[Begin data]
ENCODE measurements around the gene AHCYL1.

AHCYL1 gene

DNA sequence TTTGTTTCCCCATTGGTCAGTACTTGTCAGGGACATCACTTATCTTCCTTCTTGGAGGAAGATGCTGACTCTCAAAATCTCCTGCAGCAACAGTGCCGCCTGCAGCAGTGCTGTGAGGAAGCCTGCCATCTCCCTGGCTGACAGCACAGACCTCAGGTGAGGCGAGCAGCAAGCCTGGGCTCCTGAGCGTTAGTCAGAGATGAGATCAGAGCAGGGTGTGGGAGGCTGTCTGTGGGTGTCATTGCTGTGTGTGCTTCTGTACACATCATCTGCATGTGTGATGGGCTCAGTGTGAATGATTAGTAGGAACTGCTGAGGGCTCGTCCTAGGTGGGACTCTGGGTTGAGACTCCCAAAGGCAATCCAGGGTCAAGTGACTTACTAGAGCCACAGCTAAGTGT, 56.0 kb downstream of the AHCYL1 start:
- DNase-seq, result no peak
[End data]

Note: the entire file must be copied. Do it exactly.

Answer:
ENCODE measurements around the gene AHCYL1.

AHCYL1 gene

DNA sequence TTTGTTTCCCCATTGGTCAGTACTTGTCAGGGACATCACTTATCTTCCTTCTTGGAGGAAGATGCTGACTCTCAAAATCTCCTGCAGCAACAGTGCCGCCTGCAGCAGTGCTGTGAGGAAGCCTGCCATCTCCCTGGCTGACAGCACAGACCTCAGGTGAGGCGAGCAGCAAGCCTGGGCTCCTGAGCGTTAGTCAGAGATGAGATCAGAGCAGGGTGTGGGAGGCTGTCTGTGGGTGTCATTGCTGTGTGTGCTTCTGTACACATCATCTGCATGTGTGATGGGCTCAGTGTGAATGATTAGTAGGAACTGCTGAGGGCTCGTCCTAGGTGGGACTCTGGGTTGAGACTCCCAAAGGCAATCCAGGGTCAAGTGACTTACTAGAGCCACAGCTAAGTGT, 56.0 kb downstream of the AHCYL1 start:
- DNase-seq, result no peak